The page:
Bremen: a historical city steeped in tradition, but also very modern. Down-to-earth, yet always ready to surprise you. An attractive place to live, a city through which we can move easily and without stress – on foot along the river Weser, on two wheels through the many parks, or by tram through the city centre. People from different cities and countries tell us why they fell in love with Bremen and have made their lives here.
It is just a lovely, friendly city. I know Istanbul, Izmir, Cologne and other large cities very well. Bremen offers almost everything. But it is all much simpler, more comfortable and convenient. And the houses in Bremen, they really fascinate me.
Kemal Bektas, managing director of Leela Cotton, from Izmir (Turkey)
I love all the cyclists! Even the youngest kids are out and about on their bikes. It's not like that in China, where people rely on cars, public transport or electric scooters. People here try to live healthier and more beautiful lives than in China. I like especially the flower stalls at the market and the city's book shop.
Particularly I like the old quarter and the entrepreneurial spirit of the Hanseatic League that permeates the city. And the locals. They are direct, down to earth and treat you as an equal. The small start-up scene is very dedicated and sticks together. It would be different in Berlin and Munich – they are far too busy.
I love to have a beer on the Schlachte riverbank, enjoy the peace and quiet of the city, that's quite different compared to India. In winter, I like the mulled wine and Christmas market, embedded in the historical architecture around the city centre.
I always need to be near water. As long as I can get outside: water. It calms me down. The ships go by, the seagulls are flying, the air, the water.
Thorsten Nitzsche, owner of the “Unser Angler Paradies” angling shop, from Bremen
Considering its size, there’s quite a lot going on in Bremen. From the Freimarkt funfair to the Christmas market, not to mention all the events during the summer. The people of Bremen certainly know how to enjoy themselves. And I love the Schlachte Embankment, and like to have a beer on the banks of the river Weser now and again. I think it’s mainly the people of Bremen themselves, they are always so friendly and really welcoming.
Stefan Kuzmanovski, CEO of ACSK-Clothing and former student at Bremen’s Jacobs University, from Macedonia
When I cycle across the river Weser in the morning and see the sky reflected in the water I know it’s going to be a good day. Bremen is colourful and dirty, relaxed and friendly, varied but quickly familiar. Vanity is alien to Bremen, that’s what makes it so nice here.
Marie Berg, PhD student at Bremen University’s graduate college, from Paderborn
The nice thing about Bremen? Bremen keeps redefining itself, and we should all join in its voyage of discovery!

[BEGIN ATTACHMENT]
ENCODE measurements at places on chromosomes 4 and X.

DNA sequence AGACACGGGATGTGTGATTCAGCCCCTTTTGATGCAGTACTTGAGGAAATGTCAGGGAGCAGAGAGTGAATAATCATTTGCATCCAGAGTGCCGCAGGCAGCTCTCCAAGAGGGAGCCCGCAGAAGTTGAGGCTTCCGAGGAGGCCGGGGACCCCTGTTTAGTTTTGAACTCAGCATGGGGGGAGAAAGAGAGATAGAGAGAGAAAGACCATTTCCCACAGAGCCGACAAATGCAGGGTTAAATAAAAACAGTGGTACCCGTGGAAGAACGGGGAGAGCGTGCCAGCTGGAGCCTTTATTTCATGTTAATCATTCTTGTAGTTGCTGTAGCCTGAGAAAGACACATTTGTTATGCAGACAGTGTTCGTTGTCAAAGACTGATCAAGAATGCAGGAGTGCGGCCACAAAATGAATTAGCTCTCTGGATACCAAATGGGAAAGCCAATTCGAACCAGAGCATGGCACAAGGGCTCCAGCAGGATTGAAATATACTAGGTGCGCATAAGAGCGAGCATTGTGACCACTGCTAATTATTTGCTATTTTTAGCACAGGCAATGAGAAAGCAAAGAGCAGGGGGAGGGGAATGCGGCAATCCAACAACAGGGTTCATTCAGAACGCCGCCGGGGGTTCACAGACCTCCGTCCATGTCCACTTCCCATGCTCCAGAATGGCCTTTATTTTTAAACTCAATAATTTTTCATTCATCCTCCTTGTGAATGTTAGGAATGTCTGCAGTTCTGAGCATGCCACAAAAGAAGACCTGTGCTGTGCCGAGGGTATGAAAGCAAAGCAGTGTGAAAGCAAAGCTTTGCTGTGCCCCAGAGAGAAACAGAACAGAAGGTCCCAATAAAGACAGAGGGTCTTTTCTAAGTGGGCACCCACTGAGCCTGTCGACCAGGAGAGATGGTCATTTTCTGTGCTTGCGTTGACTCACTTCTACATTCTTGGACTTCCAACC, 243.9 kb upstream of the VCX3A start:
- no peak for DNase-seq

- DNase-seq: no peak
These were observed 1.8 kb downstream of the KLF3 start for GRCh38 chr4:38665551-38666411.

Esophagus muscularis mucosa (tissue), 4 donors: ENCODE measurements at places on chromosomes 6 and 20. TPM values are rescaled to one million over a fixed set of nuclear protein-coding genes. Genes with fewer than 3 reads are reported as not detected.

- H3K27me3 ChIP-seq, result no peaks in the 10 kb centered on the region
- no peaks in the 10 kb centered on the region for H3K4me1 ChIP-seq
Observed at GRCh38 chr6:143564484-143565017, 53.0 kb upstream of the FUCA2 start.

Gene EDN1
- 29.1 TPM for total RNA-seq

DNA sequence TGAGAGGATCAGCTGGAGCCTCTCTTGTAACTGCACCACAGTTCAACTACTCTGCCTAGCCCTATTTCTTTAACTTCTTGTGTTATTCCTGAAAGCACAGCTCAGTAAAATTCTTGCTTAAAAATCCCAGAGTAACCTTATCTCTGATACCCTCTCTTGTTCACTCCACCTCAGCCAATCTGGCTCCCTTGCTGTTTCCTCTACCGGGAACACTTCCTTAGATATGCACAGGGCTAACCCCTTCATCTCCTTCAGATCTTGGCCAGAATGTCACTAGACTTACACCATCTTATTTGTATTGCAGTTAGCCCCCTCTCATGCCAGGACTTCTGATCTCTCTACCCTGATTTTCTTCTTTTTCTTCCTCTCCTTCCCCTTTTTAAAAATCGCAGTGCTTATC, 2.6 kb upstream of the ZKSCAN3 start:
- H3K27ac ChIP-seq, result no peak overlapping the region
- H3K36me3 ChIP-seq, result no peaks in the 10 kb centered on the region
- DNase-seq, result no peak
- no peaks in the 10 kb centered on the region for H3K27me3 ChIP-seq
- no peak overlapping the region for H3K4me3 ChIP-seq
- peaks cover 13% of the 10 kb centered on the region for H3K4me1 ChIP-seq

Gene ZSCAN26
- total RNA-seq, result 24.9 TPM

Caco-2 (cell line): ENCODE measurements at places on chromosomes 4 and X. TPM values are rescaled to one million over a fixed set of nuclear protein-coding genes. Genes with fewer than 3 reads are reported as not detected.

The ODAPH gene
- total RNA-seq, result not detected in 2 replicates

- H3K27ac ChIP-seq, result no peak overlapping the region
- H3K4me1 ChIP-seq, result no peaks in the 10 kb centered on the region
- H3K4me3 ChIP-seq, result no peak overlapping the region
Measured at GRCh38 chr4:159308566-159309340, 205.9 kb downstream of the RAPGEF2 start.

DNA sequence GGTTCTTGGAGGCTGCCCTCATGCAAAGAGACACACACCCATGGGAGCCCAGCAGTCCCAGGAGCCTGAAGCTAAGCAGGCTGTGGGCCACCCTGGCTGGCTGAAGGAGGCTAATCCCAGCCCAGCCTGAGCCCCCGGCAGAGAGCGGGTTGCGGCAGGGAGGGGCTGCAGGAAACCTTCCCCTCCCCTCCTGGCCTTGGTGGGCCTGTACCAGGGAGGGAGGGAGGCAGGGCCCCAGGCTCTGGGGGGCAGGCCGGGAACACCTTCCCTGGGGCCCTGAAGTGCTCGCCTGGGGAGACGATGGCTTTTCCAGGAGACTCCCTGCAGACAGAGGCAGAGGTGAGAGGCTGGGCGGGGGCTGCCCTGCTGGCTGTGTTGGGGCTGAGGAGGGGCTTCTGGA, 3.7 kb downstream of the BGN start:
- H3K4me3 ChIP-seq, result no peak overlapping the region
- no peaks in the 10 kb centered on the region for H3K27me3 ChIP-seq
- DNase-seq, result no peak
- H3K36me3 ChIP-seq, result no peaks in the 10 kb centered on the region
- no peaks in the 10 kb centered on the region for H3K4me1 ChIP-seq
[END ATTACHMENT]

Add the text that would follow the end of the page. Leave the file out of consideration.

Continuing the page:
Malte Prieser, director of the Bremen-Nord Culture Office, from Bremen
For me, above all it’s the friends I met at the Jacobs University. These relationships have shaped my life to a significant degree; it is these people who make Bremen so special for me. And my host mother, Andrea Koch, also played a huge part. She was like a second mother to me, always made me feel welcome and helped me to get used to life in Germany.
Ahmed Cheema, CEO of ACSK-Clothing and former student at Bremen’s Jacobs University, from Pakistan
I love the key from Bremen’s coat of arms. It is the key to so many things. When I see that key, I know everything is easy: I am flexible and can be spontaneous. For me, the key represents access - to everything. It’s really the key to your life.
Sheila Grayman-Ewert, language teacher, from Boston (Massachusetts, USA)
You can find out about other things that Bremen has to offer from our city showcase: The city portal bremen.eu has more information and useful tips for getting to know, and love, Bremen.
We offer further information and interesting articles on living and working in Bremen in our section 'Marketing for Bremen'.
One year after Brexit, companies are continuing to be severely impacted by the effects of the UK leaving the EU. In Bremen, this means a great deal of work for Ubbo Oltmanns. He is the Chairman of the British Chamber of Commerce in Germany (BCCG), and wants to strengthen economic relationships between the two countries. He knows that Britons and people from Bremen have more in common than many may think.Learn more
Some people lose their speech capacity because of an illness that makes them lose control over their muscles. There is now hope for those affected by this: a team at the University of Bremen has succeeded in transforming the brain's signals that are involved in imagining words into sounds that can be heard via loudspeaker.Learn more